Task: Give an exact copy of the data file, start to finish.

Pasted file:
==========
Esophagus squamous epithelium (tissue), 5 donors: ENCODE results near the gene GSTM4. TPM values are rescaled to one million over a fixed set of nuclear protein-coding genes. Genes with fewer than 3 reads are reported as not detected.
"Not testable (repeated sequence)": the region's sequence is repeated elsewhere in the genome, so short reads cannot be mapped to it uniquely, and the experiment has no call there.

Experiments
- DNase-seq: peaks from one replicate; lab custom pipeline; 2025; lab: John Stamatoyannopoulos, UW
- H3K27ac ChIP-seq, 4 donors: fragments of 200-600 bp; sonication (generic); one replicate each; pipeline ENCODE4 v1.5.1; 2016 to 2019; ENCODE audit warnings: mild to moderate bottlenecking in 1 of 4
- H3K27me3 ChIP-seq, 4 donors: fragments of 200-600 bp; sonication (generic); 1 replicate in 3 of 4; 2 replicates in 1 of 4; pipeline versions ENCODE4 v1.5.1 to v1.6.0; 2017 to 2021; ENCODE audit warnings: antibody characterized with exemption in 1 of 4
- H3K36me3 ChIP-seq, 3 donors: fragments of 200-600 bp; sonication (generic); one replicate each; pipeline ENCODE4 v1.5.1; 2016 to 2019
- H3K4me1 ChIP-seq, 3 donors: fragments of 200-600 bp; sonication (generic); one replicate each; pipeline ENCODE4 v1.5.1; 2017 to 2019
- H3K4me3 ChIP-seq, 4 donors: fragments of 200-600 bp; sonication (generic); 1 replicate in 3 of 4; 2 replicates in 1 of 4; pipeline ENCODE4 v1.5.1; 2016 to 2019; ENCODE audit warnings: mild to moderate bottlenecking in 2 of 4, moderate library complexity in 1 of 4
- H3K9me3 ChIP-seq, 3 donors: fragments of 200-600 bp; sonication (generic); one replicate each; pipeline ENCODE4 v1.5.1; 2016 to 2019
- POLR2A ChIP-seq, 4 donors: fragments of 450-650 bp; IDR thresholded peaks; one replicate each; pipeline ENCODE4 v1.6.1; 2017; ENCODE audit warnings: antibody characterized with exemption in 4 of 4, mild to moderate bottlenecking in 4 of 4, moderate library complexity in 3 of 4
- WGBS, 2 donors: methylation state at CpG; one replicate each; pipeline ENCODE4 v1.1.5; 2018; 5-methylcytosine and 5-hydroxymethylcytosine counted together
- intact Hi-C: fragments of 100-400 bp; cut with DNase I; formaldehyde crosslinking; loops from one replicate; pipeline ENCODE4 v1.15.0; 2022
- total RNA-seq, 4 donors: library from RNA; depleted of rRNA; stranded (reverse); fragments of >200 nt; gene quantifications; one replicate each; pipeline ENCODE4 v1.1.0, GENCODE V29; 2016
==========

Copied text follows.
Esophagus squamous epithelium (tissue), 5 donors: ENCODE results near the gene GSTM4. TPM values are rescaled to one million over a fixed set of nuclear protein-coding genes. Genes with fewer than 3 reads are reported as not detected.
"Not testable (repeated sequence)": the region's sequence is repeated elsewhere in the genome, so short reads cannot be mapped to it uniquely, and the experiment has no call there.

Experiments
- DNase-seq: peaks from one replicate; lab custom pipeline; 2025; lab: John Stamatoyannopoulos, UW
- H3K27ac ChIP-seq, 4 donors: fragments of 200-600 bp; sonication (generic); one replicate each; pipeline ENCODE4 v1.5.1; 2016 to 2019; ENCODE audit warnings: mild to moderate bottlenecking in 1 of 4
- H3K27me3 ChIP-seq, 4 donors: fragments of 200-600 bp; sonication (generic); 1 replicate in 3 of 4; 2 replicates in 1 of 4; pipeline versions ENCODE4 v1.5.1 to v1.6.0; 2017 to 2021; ENCODE audit warnings: antibody characterized with exemption in 1 of 4
- H3K36me3 ChIP-seq, 3 donors: fragments of 200-600 bp; sonication (generic); one replicate each; pipeline ENCODE4 v1.5.1; 2016 to 2019
- H3K4me1 ChIP-seq, 3 donors: fragments of 200-600 bp; sonication (generic); one replicate each; pipeline ENCODE4 v1.5.1; 2017 to 2019
- H3K4me3 ChIP-seq, 4 donors: fragments of 200-600 bp; sonication (generic); 1 replicate in 3 of 4; 2 replicates in 1 of 4; pipeline ENCODE4 v1.5.1; 2016 to 2019; ENCODE audit warnings: mild to moderate bottlenecking in 2 of 4, moderate library complexity in 1 of 4
- H3K9me3 ChIP-seq, 3 donors: fragments of 200-600 bp; sonication (generic); one replicate each; pipeline ENCODE4 v1.5.1; 2016 to 2019
- POLR2A ChIP-seq, 4 donors: fragments of 450-650 bp; IDR thresholded peaks; one replicate each; pipeline ENCODE4 v1.6.1; 2017; ENCODE audit warnings: antibody characterized with exemption in 4 of 4, mild to moderate bottlenecking in 4 of 4, moderate library complexity in 3 of 4
- WGBS, 2 donors: methylation state at CpG; one replicate each; pipeline ENCODE4 v1.1.5; 2018; 5-methylcytosine and 5-hydroxymethylcytosine counted together
- intact Hi-C: fragments of 100-400 bp; cut with DNase I; formaldehyde crosslinking; loops from one replicate; pipeline ENCODE4 v1.15.0; 2022
- total RNA-seq, 4 donors: library from RNA; depleted of rRNA; stranded (reverse); fragments of >200 nt; gene quantifications; one replicate each; pipeline ENCODE4 v1.1.0, GENCODE V29; 2016